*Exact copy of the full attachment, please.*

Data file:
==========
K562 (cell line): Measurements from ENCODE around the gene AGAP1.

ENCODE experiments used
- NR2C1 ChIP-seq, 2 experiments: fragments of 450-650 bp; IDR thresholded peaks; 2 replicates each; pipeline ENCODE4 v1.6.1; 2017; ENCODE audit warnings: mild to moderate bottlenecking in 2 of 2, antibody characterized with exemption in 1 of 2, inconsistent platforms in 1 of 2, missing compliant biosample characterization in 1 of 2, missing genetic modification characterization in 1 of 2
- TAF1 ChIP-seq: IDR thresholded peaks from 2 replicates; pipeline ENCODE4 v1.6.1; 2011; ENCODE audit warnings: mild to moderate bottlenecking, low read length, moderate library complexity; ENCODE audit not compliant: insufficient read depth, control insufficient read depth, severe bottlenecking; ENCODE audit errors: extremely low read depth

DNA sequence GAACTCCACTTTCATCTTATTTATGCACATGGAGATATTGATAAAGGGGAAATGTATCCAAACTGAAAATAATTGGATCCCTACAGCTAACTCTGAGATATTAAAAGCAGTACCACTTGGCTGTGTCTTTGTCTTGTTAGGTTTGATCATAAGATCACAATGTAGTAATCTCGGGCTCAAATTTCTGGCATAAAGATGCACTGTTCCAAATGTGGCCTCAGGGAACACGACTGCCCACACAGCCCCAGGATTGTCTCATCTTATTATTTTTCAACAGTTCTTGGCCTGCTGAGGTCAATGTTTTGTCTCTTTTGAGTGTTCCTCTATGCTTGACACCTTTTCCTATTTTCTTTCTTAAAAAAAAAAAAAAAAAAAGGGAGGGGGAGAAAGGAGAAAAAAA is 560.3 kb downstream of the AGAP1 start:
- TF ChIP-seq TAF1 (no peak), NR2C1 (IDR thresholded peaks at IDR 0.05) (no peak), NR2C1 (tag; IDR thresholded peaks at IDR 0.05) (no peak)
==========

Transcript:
K562 (cell line): Measurements from ENCODE around the gene AGAP1.

ENCODE experiments used
- NR2C1 ChIP-seq, 2 experiments: fragments of 450-650 bp; IDR thresholded peaks; 2 replicates each; pipeline ENCODE4 v1.6.1; 2017; ENCODE audit warnings: mild to moderate bottlenecking in 2 of 2, antibody characterized with exemption in 1 of 2, inconsistent platforms in 1 of 2, missing compliant biosample characterization in 1 of 2, missing genetic modification characterization in 1 of 2
- TAF1 ChIP-seq: IDR thresholded peaks from 2 replicates; pipeline ENCODE4 v1.6.1; 2011; ENCODE audit warnings: mild to moderate bottlenecking, low read length, moderate library complexity; ENCODE audit not compliant: insufficient read depth, control insufficient read depth, severe bottlenecking; ENCODE audit errors: extremely low read depth

DNA sequence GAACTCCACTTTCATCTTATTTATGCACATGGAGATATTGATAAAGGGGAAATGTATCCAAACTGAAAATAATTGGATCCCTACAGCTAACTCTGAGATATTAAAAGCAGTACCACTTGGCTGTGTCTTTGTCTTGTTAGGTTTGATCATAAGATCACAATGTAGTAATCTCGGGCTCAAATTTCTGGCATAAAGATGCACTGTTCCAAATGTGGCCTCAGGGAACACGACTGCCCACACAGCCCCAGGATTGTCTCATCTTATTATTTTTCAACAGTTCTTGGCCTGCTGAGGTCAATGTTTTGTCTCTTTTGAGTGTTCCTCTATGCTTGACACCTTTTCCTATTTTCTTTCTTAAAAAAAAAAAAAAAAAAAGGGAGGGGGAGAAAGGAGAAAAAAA is 560.3 kb downstream of the AGAP1 start:
- TF ChIP-seq TAF1 (no peak), NR2C1 (IDR thresholded peaks at IDR 0.05) (no peak), NR2C1 (tag; IDR thresholded peaks at IDR 0.05) (no peak)